World Mental Health Day: Top Tips to Help You Through Divorce
In this blog Family Law in Partnership counsellor and family consultant Jo Harrison offers her top tips to help you deal with the impact of relationship breakdown.
Family breakdown, whether or not culminating in separation or divorce, is ranked as one of the most stressful life events. It creates a series of challenges on the emotional, practical and financial fronts. Whilst not all are negative nor unwelcome for everyone, these changes nonetheless often require some adjustment. Here at Family Law in Partnership our approach is to minimise conflict and help couples to move forward with their lives. On World Mental Health Day, as we reflect on the impact of mental illnesses in people’s daily lives, these are my top tips for getting through divorce or separation in the best frame of mind:
- Know that it is completely normal to find separating from your partner very stressful. It can stir up strong feelings, even if you are the one who ended the relationship.
- Bear in mind that the loss of a relationship is a process rather than an event and that you will feel different at different times and may need different support at different times.
- Think about your support network. Make time to see family and friends.
- Remember that family and friends can be a great help but may only tell you what you want to hear (and may have their limits in how available they can be for you).
- Let your GP know what’s going on, particularly if you are feeling low. In an emergency, contact the Samaritans or the emergency services.
- Seek out a consultation with an experienced counsellor or therapist as a mental health check-up at this point in your life. This may help to support you through the divorce and can help you think about what didn’t work in your relationship.
- Try to be curious about your ex-partner’s point of view. It may be different from your point of view but will feel equally valid to them. It may help to remember that an ex-partner’s seemingly frustrating behaviour may be a way of them expressing their painful feelings about the divorce and loss of the relationship.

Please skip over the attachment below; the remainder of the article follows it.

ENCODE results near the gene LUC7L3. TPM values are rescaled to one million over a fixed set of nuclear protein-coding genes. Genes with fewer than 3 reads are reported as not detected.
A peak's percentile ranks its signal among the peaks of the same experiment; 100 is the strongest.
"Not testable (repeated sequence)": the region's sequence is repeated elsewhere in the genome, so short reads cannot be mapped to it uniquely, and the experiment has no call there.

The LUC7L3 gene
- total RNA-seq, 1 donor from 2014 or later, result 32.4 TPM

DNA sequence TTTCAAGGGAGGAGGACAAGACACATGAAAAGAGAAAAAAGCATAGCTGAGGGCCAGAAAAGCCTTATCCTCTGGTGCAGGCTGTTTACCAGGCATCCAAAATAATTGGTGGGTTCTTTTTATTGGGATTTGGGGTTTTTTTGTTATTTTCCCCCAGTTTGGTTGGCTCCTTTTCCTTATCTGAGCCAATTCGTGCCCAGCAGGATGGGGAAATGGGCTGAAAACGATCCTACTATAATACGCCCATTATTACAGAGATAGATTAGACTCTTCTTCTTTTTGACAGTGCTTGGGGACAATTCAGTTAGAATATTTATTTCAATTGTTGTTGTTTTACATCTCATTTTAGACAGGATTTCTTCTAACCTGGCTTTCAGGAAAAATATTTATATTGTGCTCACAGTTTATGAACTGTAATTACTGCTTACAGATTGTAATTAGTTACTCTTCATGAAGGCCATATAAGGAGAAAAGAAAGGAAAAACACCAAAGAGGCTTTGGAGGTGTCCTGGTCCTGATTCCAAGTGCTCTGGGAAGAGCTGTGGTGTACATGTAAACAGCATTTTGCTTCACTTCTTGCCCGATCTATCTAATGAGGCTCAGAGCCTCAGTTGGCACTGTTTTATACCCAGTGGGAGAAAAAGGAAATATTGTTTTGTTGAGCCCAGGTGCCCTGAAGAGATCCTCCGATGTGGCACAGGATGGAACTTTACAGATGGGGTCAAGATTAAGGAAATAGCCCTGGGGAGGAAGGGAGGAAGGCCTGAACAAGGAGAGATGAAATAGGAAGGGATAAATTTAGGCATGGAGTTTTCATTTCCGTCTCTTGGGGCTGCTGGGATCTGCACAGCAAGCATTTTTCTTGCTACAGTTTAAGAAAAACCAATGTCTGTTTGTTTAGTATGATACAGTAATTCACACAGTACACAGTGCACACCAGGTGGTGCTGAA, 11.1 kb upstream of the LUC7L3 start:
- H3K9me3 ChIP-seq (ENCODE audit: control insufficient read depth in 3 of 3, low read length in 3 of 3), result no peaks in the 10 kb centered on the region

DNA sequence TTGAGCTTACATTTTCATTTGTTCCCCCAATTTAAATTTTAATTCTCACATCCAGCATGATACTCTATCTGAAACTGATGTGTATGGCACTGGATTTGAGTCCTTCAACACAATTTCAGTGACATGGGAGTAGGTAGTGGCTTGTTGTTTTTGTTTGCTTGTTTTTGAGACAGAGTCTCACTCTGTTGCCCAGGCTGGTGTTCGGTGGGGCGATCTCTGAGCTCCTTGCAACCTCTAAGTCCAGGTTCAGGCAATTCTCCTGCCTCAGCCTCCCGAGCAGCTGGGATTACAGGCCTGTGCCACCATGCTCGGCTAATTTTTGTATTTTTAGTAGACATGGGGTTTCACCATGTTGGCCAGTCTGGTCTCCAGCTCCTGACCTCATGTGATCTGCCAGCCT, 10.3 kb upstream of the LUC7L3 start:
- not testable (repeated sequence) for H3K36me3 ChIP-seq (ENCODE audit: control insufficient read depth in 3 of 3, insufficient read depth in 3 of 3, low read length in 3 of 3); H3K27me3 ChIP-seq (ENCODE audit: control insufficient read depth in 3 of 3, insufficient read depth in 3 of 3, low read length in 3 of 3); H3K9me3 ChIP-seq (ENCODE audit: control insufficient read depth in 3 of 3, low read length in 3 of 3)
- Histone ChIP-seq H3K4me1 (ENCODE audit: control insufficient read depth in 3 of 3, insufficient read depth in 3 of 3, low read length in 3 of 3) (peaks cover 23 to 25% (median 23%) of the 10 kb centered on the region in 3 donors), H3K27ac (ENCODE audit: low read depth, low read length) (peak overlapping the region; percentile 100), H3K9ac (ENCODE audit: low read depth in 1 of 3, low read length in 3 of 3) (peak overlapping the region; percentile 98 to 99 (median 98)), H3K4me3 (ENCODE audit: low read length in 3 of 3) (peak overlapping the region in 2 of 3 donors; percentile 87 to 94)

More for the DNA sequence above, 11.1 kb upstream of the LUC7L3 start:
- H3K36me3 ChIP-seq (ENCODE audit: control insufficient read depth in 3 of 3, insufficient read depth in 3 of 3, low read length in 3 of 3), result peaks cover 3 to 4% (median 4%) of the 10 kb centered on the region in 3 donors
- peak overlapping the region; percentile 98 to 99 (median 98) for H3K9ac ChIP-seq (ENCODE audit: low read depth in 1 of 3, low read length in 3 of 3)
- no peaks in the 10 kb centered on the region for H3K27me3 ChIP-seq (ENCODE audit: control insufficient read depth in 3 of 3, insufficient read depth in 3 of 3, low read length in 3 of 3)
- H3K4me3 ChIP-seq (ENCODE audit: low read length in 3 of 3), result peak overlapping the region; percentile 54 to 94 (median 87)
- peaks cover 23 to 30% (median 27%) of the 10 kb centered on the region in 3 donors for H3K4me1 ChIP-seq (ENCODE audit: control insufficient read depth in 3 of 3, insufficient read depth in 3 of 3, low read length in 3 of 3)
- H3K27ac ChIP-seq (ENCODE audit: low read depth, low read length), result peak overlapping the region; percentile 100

For those of you who are parents:
- Remember that there may be a difference between your feelings about your ex-partner and your children’s feelings.
- Know that children are very aware of what is going on between their parents.
- Find age appropriate ways to talk to your children about how hard the situation is for them and give them space to express their difficult feelings.
At Family Law in Partnership we have a team of highly experienced counsellors with a wealth of expertise in helping families cope with the emotional questions raised by issues like divorce and separation. They specialise in the complexity of relationships and offer a place for you and other family members to reflect on any aspect of the family breakdown and the decisions associated with it in a confidential, stigma-free way. For more information on our counselling services, click here.
Jo Harrison is an experienced relationship counsellor, family consultant and former family lawyer. She sees individuals and couples (whether separated or not) for consultations and also acts as a family consultant to support the collaborative law process. Jo has a depth and breadth of expertise in working with clients who are separating or divorcing and is sensitive to the impact of relationship breakdown and how it can affect individuals and families. As a relationship counsellor Jo fully appreciates the emotional upheaval and difficulties of a separation and as a former family lawyer she understands the particular pressures of going through the legal process. For further information about the counselling services offered at Family Law in Partnership, contact Jo Harrison at E: email@example.com or T: 020 7420 5000.
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